- There is a large body of opinion based articles in circulation. This is prevalent in the mainstream press (e.g. Washington Post, Guardian) and blogosphere but does also extend into the grey literature (e.g. Christakis, 2011). The first stage when approaching the literature on child screen use, therefore, is teasing apart opinion from evidence. This doesn't mean opinion = bad, evidence = good. There may be good reasons for forming opinion and opinion clearly highlights evidence of concern. The more explicit the reasons are for the concern or opinion, however, the better. Conversely, evidence from peer reviewed studies may be also subject to biased opinion, so just because something has been peer reviewed it doesn't make it failsafe.
- Where research has been cited there is a fair amount of misrepresentation. The most common example of this is where associations (e.g. such as found in correlation or regression analysis) are cited to argue that screen use is a causal factor for a negative outcome. However, another example of misrepresentation is where a research outcome is used to make a generalisation beyond the context of the original research. An example of this is an article that uses the negative association between aggressive video games in older children to justify a ban on iPad use for children under the age of 2 years as cited in this Huffington Post article.
- Much research is based on associations. Understanding associations is informative as a potential risk is highlighted, however, causality has not been found. As highlighted in many other areas of psychology research, the direction of causality is not determined in association studies, or indeed a third, unexamined causal factor may be responsible for the findings in the study reported. Furthermore, the methodological approach, particularly concerning regression analysis needs to be examined in studies as it may be flawed. A case of this was reported by Susan Rvachew, here.
Considering the above factors, it is clear from the chat today and the articles cited that there are some concerns around screen use. Several studies, including this ASHA survey and also this study by Common Sense Media have shown that access to and use of screen based technology has increased. These concerns are justified to varying degrees (some have more evidence to support them than others) and include associations with opportunity loss (e.g. lost opportunity for parent to child interaction), poor outcomes for sleep, obesity risks, and psychological wellbeing. There are also some concerns highlighted over cognitive and language development but there is less evidence of associations here. This needs further analysis and I'm keen to get the information out to those interested, so for the time being please see links below to the studies highlighted today. Feel free to comment on them!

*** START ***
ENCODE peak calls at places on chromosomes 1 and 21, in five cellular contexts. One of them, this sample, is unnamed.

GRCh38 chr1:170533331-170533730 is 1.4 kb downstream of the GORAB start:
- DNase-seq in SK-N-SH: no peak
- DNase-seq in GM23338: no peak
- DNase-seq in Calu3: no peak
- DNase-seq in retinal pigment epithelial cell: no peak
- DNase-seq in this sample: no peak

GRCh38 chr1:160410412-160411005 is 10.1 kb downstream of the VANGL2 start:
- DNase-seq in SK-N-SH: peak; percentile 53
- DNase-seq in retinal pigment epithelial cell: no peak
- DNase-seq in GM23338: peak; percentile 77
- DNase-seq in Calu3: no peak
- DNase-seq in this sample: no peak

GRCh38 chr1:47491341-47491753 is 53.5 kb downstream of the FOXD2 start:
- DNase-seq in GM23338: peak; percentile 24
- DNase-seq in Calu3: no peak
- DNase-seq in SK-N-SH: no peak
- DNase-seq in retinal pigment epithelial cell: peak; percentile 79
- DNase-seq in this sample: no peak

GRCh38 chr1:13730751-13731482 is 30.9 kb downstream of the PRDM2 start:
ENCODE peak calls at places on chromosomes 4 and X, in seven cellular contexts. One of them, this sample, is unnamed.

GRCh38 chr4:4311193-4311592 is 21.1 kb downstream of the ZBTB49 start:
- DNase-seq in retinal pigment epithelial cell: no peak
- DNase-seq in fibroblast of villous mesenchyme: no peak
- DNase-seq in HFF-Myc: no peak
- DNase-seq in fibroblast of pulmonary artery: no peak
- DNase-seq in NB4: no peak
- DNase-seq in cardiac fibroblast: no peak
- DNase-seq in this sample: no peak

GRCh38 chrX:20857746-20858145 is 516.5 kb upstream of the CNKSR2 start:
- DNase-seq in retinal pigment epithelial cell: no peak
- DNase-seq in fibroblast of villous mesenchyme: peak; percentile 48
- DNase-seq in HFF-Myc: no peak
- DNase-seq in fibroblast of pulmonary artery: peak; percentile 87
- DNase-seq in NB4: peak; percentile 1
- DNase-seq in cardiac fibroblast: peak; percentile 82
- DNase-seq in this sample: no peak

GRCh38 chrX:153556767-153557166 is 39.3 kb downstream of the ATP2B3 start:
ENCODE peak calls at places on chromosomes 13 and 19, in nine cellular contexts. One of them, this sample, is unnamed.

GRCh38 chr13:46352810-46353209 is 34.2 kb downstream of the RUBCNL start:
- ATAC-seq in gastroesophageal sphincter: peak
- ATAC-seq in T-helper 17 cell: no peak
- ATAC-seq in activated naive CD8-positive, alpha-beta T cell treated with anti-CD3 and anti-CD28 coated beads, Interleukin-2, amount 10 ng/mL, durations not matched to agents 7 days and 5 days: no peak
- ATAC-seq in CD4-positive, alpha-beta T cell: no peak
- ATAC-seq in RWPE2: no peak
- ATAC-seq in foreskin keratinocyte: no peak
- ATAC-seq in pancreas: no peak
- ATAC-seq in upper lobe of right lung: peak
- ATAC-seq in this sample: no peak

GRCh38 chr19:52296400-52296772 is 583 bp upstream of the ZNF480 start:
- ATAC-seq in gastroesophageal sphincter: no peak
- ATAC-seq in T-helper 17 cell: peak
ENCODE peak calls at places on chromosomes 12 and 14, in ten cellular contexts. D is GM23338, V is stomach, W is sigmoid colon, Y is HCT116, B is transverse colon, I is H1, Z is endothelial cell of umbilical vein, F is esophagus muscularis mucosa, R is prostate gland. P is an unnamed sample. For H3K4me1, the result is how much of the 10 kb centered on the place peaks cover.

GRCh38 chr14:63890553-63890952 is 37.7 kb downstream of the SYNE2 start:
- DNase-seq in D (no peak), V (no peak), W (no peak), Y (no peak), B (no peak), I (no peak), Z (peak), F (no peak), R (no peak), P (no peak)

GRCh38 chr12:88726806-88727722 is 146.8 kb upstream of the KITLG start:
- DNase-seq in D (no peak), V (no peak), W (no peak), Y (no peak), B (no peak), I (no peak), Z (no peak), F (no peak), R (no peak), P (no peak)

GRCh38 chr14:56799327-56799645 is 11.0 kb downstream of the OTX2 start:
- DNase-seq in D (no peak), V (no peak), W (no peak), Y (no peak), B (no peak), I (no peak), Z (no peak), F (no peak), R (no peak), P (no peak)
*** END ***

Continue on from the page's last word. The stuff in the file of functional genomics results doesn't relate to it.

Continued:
Infant and mother play in the presence of television http://t.co/3dHDyqhWbo
Overall media exposure and lang dev at 14 months http://t.co/ZV7CFu4WQp
2004 hours of television exposure associated with attention difficulties http://www.ncbi.nlm.nih.gov/pubmed/15060216
Screen time associated with psychological wellbeing regardless of activity http://www.bristol.ac.uk/sps/news/2010/107.html
Problematic videogame use related to psychological wellbeing but not activity http://www.ncbi.nlm.nih.gov/pubmed/21342010
Avoidant attachment and psychopathology predicts internet addiction http://online.liebertpub.com/doi/abs/10.1089/cyber.2010.0470
5 days at camp with no screens
improves preteens social skills http://www.sciencedirect.com/science/article/pii/S0747563214003227
Gaming and psychosocial adjustment http://t.co/Xtqy0dXbTp
Impact of digital media on shared reading https://digitalmediaprojectforchildren.wordpress.com/2015/05/08/shared-e-reading-is-better-e-reading-an-uncertain-certainty/
Metaanaylis on violent and prosocial video game use effects (there is one) http://psp.sagepub.com/content/early/2014/01/22/0146167213520459.abstract